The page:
The last thing I want to advocate is the need to achieve stature, accolades, notoriety and such for the sake of telling the world we Igorots are equal and/or better at something.  I have met many people (Filipino and American) who have achieved fancy letters at the end of their names, high positions in companies & politics, PH D's and Doctorates.  However, many of these people have the character and moral fiber of a Sponge Bob.  Their big achievements were motivated for selfish reasons.  To clarify, "Igorots of Character" is about featuring the good hearted Igorots who chose to do good for others for the sake of doing good.  

Why do we need to even feel the need to keep up with anyone?  Why can’t we just be like Forrest Gump and be content with being the person we are created to become?  Forrest was given certain gifts, of which, he used to directly and indirectly help others.  Shouldn't we also identify our own individual gifts and apply them to the best of our ability for the betterment of others?
Close your eyes and try imagining Forrest wearing nothing but his wanes (bahag or g-string).  Now picture him sitting down on that same bus stop bench with his box of chocolates.  The first lady he encounters, the black lady, immediately drops her magazine and can’t keep her eyes off his almost naked splendor.  Now picture him on a bus with discriminating Filipino kids on the bus.  Instead of the boys saying, “Seat taken,” they say, “No tails allowed.”  Then, he befriends a beautiful girl from Bontoc.  Later he becomes the only football player with helmet, shoulder pads, jersey and nothing but his wanes flapping in the wind as he blows by his opponents on the football field.  His opponents freeze and don’t know whether to be amazed by his speed or his sneering butt cheeks.  Oh, can’t forget his military experience.  Picture him on the American tanks leading the U.S. Army through the thicket of jungle to defeat the Japanese as General MacArthur looks on with awe.  Later, President Johnson awards him the Medal of Honor and asks where Forrest was shot, and of course, Forrest turns and flips his wanes up to expose his baataaacks.   Shrimp boat?  Well, let’s just say Bubba forgot to mention, "Shrimp bagoong."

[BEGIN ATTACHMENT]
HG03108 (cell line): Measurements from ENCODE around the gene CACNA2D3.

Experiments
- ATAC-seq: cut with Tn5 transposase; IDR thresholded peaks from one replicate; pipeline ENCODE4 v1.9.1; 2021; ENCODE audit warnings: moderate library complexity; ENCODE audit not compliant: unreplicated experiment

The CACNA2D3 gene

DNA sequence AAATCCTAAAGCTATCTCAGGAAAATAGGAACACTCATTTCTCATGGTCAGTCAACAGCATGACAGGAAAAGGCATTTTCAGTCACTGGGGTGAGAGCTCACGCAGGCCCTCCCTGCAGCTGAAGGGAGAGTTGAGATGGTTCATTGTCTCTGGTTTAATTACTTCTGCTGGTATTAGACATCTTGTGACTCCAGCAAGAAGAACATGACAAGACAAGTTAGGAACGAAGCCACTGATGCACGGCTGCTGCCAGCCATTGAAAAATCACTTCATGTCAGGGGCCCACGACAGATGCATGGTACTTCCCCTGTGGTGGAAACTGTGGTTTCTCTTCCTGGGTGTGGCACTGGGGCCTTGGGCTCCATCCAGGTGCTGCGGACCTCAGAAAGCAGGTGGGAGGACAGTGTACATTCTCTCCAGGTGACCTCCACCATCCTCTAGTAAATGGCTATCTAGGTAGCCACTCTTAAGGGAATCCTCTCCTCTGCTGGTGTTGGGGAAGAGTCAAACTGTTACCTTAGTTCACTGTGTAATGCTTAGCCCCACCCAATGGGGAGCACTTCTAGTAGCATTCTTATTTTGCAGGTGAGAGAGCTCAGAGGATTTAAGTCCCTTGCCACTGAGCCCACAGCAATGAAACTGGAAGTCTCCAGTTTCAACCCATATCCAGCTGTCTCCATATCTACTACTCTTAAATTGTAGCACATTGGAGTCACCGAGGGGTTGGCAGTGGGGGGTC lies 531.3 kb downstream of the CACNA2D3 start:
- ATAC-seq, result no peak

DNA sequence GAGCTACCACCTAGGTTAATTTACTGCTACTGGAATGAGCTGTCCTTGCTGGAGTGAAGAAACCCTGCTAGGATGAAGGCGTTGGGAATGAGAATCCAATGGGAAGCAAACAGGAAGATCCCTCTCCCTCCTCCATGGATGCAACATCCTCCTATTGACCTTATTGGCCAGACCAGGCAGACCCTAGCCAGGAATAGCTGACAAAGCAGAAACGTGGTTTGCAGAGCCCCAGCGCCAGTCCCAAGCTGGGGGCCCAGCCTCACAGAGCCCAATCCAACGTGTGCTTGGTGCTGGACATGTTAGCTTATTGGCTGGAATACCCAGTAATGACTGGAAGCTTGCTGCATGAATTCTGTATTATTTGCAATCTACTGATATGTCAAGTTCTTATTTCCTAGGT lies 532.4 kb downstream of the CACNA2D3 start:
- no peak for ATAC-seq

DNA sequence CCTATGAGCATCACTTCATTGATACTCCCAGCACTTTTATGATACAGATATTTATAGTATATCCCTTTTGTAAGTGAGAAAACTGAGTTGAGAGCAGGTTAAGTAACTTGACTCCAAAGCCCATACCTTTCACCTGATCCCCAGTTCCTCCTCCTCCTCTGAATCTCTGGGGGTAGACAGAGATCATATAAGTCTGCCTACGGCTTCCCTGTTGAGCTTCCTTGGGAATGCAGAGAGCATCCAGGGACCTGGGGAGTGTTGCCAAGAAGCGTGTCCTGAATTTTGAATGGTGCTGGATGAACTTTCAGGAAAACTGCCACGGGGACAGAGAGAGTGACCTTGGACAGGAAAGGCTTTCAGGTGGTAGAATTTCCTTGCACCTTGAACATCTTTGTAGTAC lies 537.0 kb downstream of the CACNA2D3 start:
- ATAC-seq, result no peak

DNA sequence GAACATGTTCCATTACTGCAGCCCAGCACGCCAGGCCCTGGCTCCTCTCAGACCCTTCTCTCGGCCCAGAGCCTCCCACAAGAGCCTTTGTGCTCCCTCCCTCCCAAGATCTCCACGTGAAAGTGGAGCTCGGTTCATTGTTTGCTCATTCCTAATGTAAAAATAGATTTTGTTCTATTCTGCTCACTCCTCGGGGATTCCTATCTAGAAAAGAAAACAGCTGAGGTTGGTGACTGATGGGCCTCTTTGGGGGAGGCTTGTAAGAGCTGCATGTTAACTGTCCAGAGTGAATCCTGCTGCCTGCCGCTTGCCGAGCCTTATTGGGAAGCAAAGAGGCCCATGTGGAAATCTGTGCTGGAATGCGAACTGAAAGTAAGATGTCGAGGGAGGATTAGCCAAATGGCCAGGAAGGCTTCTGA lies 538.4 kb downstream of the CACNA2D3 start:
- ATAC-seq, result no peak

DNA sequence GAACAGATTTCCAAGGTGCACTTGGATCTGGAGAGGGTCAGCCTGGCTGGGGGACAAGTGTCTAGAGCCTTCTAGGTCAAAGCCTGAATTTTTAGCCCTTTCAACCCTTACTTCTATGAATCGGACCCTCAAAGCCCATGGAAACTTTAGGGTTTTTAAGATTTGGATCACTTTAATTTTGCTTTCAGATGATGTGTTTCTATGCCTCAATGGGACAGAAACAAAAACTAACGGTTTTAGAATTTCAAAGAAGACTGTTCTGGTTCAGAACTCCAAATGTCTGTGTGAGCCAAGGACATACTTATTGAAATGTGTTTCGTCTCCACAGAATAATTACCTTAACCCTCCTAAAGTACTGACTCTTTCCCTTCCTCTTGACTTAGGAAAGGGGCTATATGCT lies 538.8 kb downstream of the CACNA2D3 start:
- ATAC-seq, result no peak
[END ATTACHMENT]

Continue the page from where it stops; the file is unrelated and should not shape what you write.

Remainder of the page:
Yeah, you know where I’m going with this. . . Igorot pride?  How about just being an “Igorot Gump.”




5 comments:

  1. LOL! What a sense of immagination you have Rexcrisanto! I found the message here inspiring, but I really enjoyed the thought of an Igorot Gump movie. The lady sitting next to him on the bench with her eyes is actually a picture I remember of a white turist sitting on a bench next to an Igorot wearing his gstring in Manila or Baguio. Very funny!

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  2. Dude, where do you get your ideas? It's hilarious how you paint the picture of the guy in football pads with only his g-string! I hope he is wearing a cup support to protect his longanisa and huevos. Seriously though, I don't know if you know many surfers there on the mainland but they are the best kind of people in my opinion because we ARE like this Gump guy. We are who we are and don't try being like your general decription of Filipinos. To the natives in Hawaii, these competition and keeping up with others are the ways of the haoles (the puraw). You can even know who the true surfers are in the workplace by how geniune they are. G-string flapping in the wind across the football field - too funny brah!

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  5. Jermaine Malubay EnerioJanuary 5, 2012 at 10:35 AM

    hi ! i've just recently judged the first-ever Mr and MS Earth Bauko upon the invitation of my friend who hails from your beautiful town. I was totally captivated by the beauty of your place and of course the warm hospitality of my new Igorot friends! GOD bless...
    facebook: Jermaine Malubay Enerio , professor,Lyceum of the Phillipines Unversity Manila